5. A combined electrostatic and electromagnetic receiver for receiving electrostatic and electromagnetic signals, the receiver comprising: an electrostatic electrode for receiving the electrostatic signals; a prefilter, coupled to the electrostatic electrode for receiving electrostatic signals, having at least one electromagnetic element for receiving the electromagnetic signals, for filtering the electromagnetic signals and the electrostatic signals and attenuating electromagnetic signals and the electrostatic signals in an undesired range of frequencies; and an amplifer, coupled to the prefilter, for amplifying the electrostatic signals and the electromagnetic signals.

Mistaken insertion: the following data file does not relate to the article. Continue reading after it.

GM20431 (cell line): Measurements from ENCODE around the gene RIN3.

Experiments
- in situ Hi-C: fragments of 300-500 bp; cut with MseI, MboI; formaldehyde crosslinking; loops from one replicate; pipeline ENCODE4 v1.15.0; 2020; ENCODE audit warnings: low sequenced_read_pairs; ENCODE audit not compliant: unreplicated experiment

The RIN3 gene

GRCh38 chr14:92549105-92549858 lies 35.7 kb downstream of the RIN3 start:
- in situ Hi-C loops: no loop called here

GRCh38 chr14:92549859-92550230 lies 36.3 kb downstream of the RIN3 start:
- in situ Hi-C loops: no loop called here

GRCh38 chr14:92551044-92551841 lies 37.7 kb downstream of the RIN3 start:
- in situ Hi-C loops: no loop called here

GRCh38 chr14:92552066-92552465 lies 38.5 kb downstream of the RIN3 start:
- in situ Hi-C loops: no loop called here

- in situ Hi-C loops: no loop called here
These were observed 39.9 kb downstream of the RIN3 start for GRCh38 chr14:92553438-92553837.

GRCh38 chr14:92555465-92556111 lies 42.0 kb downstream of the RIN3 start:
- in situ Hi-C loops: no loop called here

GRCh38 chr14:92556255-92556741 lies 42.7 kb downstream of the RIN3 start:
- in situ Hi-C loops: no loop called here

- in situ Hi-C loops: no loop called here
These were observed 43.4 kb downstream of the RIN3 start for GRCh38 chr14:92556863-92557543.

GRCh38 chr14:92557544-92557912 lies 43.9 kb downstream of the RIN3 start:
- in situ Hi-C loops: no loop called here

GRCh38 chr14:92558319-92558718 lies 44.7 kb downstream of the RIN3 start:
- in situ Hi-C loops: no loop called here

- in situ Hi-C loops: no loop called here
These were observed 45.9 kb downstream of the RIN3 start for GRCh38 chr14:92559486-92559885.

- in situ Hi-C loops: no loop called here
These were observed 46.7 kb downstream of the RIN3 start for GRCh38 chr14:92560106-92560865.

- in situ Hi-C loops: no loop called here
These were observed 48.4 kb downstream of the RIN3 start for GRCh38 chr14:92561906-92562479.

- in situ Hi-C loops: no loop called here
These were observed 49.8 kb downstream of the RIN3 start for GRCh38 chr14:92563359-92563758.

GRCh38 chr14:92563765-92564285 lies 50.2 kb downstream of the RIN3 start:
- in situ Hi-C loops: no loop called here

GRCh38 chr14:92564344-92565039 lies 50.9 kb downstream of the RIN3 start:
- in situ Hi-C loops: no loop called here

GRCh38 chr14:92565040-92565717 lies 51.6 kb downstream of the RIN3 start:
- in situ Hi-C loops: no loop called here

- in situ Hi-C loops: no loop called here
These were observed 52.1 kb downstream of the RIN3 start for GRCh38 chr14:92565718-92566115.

6. A combined electrostatic and electromagnetic reader, comprising: an exciter coupled to a first electrostatic electrode and a first electromagnetic coil, generating an excitation signal and modulating the excitation signal to transmit signals electrostatically through the first electrostatic electrode and electromagnetically through the first electromagnetic coil; a receiver coupled to a second electrostatic electrode, a second electromagnetic elementand a processor, receiving electrostatic signals transmitted by an electrostatic transceiver from the second electrostatic electrode and receiving electromagnetic signals transmitted by an electromagnetic transceiver from the second electromagnetic induction coil and causing the processor to process the electrostatic signals and the electromagnetic signals; the first electrostatic electrode coupled to the exciter, for electrostatically transmitting the electrostatic signals to the electrostatic transceiver; the first electromagnetic element coupled to the first electrostatic electrode and the exciter, for electromagnetically transmitting electromagnetic signals to the electromagnetic transceiver; the second electrostatic electrode coupled to the receiver, for electrostatically receiving electrostatic signals transmitted by the electrostatic transceiver; the second electromagnetic element coupled to the second electrostatic electrode and the receiver, for electromagnetically receiving electromagnetic signals transmitted by the electromagnetic transceiver; and the processor coupled to the exciter and having an interface for coupling to a computer, for transmitting information to and receiving information from the computer and for transmitting information to the exciter.